Sunday, January 31, 2010

We, the old citizens of Singapore

It's a great time to be a Singaporean, going by the flurry of articles in the Singaporean media this past week that underlined various benefits the Lion City's citizens enjoy.

The newspaper articles made clear that while there will be no back peddling on officialdom's stance on "new Singaporeans", introducing an unspecified number of foreign talents to the island republic has come at a price.

New Singaporeans have started to form enclaves rather than settling in as kindered spirits alongside the old Singaporeans. The enclaves have evolved despite officialdom's efforts to introduce new Singaporeans of the same racial stock as the old birds.

The way I look at the issue, the reluctance of new Singaporeans to integrate with Singapore's social fabric represents a social fault line that hostile entities may exploit.

Singapore's elder statesman, Minister Mentor Lee Kuan Yew, said in a dialogue session on Wednesday 25 Jan 2010: "We're not allowing new Singaporeans whether from China, India, Malaysia or whatever to congregate in the same (residential) tower blocks which they're already beginning to do so. They buy second-hand flats and they congregate.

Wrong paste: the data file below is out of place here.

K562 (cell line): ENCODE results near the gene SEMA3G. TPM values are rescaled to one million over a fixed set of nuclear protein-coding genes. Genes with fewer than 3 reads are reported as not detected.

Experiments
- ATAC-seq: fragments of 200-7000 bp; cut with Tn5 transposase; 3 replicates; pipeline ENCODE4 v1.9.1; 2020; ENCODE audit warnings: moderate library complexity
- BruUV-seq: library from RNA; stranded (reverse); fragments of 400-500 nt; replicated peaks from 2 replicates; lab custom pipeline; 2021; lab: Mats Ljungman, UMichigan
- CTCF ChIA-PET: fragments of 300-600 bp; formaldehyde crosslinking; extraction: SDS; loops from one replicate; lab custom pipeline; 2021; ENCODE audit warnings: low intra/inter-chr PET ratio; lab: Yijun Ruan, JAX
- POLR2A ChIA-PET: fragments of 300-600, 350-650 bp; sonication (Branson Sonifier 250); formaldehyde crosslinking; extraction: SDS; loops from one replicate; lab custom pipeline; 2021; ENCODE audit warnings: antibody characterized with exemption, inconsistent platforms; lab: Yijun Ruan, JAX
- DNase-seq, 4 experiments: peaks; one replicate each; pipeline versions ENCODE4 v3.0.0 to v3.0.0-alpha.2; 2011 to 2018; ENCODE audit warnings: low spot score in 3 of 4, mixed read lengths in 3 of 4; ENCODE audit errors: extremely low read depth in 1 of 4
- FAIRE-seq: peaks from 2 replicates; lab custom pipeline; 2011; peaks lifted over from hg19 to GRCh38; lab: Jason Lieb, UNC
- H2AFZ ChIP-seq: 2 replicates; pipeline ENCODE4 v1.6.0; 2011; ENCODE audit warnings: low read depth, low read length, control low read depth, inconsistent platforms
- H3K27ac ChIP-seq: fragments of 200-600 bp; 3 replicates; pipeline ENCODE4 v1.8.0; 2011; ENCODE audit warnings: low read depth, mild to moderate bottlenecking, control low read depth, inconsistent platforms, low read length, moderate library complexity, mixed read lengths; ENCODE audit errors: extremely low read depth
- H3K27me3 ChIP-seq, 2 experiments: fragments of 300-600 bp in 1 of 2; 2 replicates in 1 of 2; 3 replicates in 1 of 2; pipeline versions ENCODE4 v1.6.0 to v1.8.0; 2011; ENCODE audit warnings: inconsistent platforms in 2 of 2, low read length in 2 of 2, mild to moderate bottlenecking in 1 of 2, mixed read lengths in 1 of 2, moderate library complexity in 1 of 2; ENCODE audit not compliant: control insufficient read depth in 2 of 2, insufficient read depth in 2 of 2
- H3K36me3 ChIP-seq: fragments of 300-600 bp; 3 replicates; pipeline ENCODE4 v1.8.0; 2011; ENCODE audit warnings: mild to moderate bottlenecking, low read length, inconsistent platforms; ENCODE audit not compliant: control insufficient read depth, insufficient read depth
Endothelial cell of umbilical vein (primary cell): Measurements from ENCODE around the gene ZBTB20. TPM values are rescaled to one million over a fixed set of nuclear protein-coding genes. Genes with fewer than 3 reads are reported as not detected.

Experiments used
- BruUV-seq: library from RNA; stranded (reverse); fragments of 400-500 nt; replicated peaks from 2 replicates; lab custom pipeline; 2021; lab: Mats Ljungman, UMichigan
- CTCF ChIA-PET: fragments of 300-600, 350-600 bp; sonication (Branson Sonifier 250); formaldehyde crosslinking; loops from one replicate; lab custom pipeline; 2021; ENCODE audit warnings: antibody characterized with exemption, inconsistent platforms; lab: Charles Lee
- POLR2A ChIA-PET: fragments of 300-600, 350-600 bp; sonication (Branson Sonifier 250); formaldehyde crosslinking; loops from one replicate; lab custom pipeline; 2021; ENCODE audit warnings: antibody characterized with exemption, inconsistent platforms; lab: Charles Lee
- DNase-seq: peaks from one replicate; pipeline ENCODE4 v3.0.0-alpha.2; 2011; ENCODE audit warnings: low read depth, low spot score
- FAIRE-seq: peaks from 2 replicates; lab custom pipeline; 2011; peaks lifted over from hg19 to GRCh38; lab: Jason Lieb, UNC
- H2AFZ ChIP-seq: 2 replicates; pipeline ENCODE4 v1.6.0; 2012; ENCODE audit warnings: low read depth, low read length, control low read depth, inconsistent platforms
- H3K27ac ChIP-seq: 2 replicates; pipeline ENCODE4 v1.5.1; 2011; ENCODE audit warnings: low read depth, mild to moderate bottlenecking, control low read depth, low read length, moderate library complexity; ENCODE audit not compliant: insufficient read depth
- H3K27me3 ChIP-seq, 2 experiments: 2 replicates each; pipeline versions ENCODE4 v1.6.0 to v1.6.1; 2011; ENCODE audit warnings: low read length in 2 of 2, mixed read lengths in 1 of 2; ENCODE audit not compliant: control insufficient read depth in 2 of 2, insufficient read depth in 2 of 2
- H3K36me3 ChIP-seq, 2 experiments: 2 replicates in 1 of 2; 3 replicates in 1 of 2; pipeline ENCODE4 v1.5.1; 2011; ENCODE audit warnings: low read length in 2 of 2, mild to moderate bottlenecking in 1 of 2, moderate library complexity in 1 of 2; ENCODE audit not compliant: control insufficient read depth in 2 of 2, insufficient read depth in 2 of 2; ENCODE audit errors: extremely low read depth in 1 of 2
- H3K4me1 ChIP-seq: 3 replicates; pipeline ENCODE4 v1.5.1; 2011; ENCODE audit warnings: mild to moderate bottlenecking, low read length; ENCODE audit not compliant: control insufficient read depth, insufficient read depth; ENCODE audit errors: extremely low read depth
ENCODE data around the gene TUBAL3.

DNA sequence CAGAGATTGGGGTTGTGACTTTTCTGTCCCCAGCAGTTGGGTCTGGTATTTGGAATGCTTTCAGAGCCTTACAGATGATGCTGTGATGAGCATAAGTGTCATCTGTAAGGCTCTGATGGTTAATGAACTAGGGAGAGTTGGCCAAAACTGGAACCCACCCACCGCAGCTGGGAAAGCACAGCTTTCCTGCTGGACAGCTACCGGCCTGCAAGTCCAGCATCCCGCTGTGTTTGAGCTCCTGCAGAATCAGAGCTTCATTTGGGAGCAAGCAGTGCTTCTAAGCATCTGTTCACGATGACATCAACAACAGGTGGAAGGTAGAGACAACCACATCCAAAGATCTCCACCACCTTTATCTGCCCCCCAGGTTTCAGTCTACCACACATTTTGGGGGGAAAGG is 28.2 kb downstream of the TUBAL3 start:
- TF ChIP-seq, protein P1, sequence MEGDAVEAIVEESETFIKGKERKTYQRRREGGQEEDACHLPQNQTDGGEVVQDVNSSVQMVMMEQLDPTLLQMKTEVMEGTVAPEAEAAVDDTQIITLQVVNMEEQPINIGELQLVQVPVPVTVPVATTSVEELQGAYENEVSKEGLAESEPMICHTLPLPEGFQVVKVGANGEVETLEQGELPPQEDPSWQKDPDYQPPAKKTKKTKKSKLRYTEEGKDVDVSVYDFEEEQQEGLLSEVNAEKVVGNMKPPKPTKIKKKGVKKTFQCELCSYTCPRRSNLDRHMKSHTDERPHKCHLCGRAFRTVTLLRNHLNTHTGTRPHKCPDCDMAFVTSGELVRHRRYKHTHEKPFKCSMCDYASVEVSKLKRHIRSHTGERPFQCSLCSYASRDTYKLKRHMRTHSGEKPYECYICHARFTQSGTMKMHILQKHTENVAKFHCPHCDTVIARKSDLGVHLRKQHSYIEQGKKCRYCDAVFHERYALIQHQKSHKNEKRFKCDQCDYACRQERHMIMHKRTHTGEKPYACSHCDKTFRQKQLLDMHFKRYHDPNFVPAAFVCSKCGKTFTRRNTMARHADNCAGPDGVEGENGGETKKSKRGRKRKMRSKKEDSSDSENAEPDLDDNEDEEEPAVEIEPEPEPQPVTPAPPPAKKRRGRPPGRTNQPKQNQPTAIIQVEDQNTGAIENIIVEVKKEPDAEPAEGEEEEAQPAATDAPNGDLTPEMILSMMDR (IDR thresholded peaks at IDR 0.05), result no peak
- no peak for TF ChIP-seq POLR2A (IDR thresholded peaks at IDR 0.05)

"So, we say 'no, no'. We have a record of how many new citizens are living where, and we keep their numbers dispersed. It's a very valuable instrument for communal harmony."

It's worth remembering that social enclaves can form in the physical environment such as housing estates as well as the mental constructs people harbour of one another.

How many of you can say, hand on heart, that you know thy neighbour? I know a few members of my neighbour's family by their first name, but can't tell you their family name even at gunpoint.

Add new Singaporeans to the community of apathetic Singaporeans who tolerate but barely mix with one another - except for the stage managed community events beloved of politicians - and one has the makings of a somewhat volatile cocktail of social issues.

Even without new Singaporeans, fault lines have existed for decades in Singapore. There have been occasional flare ups between the have's and have nots, the English educated elite and Chinese/Malay speaking heartlanders, as well as the hodge podge of diverse races of old Singaporeans.